Corporate Compliance Requirements: What are the prerequisites for establishing a business in Thailand?

1. Name of the company
The company name must be reserved with the Ministry of Commerce’s Department of Business Development (DBD).

Even though the business name is in English, it must conclude with the term Limited and be registered in Thai. Once authorized, the name will be valid for 30 days with no possibility of extension.

2. Director(s)
A Thai corporation must have at least one director who is over the age of 20, a Thai resident or non-resident, and is neither incompetent or insolvent.

3. Shareholder(s)
In Thailand, companies must have a minimum of three shareholders. Under some conditions, foreign investors can get 100 percent ownership.
Foreigners can own up to 49 percent of activities allocated for Thai citizens.

4. Association Memorandum
The Memorandum of Association (MOA) is a legal document created during the registration procedure by the company’s founders.

The MOA should include the following information:

➤ Limited liability corporation
➤ Name of the company
➤The company's goal
➤ Capital registered
➤ Name, residence, age, employment, and the amount of shares reserved for purchase by the company's founders
➤ Two witnesses' names, addresses, and ages
➤ Limited liability corporation
➤ Capital registered

5. Company name display
The firm name must be visible at the workplace. The company’s name must be displayed on papers such as invoices, letterheads, and receipts, along with the words Company Limited or Limited.

6. Registration address
Companies in Thailand must have a registered location in order to receive paperwork from government officials. It can be any genuine street address where the owner or legal renter has granted the firm permission to use the site as the registered address.

Companies who do not have a physical location might benefit from virtual office spaces or fitted desk space solutions.

What are the corporate compliance requirements for Thai companies?

1. Shareholders’ general meeting
The initial general meeting of the company is held within six months after incorporation, and subsequent general meetings are held once a year.

2. Annual statements
At the conclusion of each accounting period, private and public limited firms must present the following documents:

➤ Accounts that have been audited
➤ The balance sheet
➤Account of Profit and Loss Company Name
➤ Details about the director
➤ Shareholders' List
➤ The annual meeting's minutes
➤ Business type
Corporate compliance requirements in Thailand

Accounting and tax's Corporate Compliance requirements for Thai businesses

1. Date of the fiscal year's conclusion

Companies in Thailand complete their fiscal year on December 31. The accounting term is 12 months, although for newly created firms, the accounting period might be fewer than 12 months.

2. Requirements for bookkeeping

Company accounts and other related papers must be preserved at the company’s registered location for at least five years from the date of closing their account, although the Revenue Department may extend this to seven years based on the company’s commercial activities.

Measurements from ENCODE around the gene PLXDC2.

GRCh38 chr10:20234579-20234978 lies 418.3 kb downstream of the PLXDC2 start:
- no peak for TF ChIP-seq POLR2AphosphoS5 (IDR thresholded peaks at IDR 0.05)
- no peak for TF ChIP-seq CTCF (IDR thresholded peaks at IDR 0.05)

The following documents, records, and statements must be kept:

➤ Journal of Accountancy
➤ Accounts statement
➤Payment and receipt records
➤ Statements of profit and loss
➤ Financial statements
➤ Electronic money transfer records
➤ Transactions involving credit cards
➤ Bank statements, including check stubs
➤ Audit reports, whether internal or external
➤ Financial statements, accounts, and papers must also be documented in Thai or in a foreign language with Thai translation, written in ink, typewritten, or printed

3. Financial statement audit

At the conclusion of the fiscal year, businesses must prepare audited and certified financial statements. As the audit opinion is necessary when filing financial statements and tax returns, the auditor must also provide their view on the financial statement.

4. Return of Corporate Income

Companies are required to file corporation tax returns (Form CIT 50) and pay taxes within 150 days of the end of their fiscal periods.

Companies that solely dispose of funds/profits from Thailand must also pay corporate income tax and file Form CIT 54 within seven days of the disposal date.

What are the Thailand's labor laws?

1. Annual vacation
Employees who have worked for one year in a row are entitled to at least six working days of yearly leave.

The employer and employee might agree to carry forward any unused annual leave from the previous year to the next year.

2. Illness leave
Every year, employees are entitled to 30 days of sick leave. If an employee takes more than three days of sick leave, they must provide the employer with a medical certificate.

3. Motherhood leave
Pregnant female employees are entitled to 98 paid days of maternity leave, which includes prenatal appointment days.

4. Parental Leave
Employees in the public sector are the only ones who are entitled to 15 days of paid paternity leave.

5. Social Security Trust Fund
Thailand’s social security system covers the following people:

➤ Section 33 - an employee who is under the age of 15 and not over the age of 60
➤ Section 39 - an employee who is an insured person under section 33 and has paid contributions for at least 12 months but ceases to be an insured person by ceasing to be an employee
➤Section 40 - any other individual who is not an employee as defined in sections 33 or 39. The percentage of social security contribution is 5%

THB 1,650 is the lowest wage for calculating social security contributions, while THB 15,000 is the maximum (THB 83 and THB 750).

Social security contributions must be remitted to the Social Security Administration by the 15th of the month following.

Establish your company in Thailand

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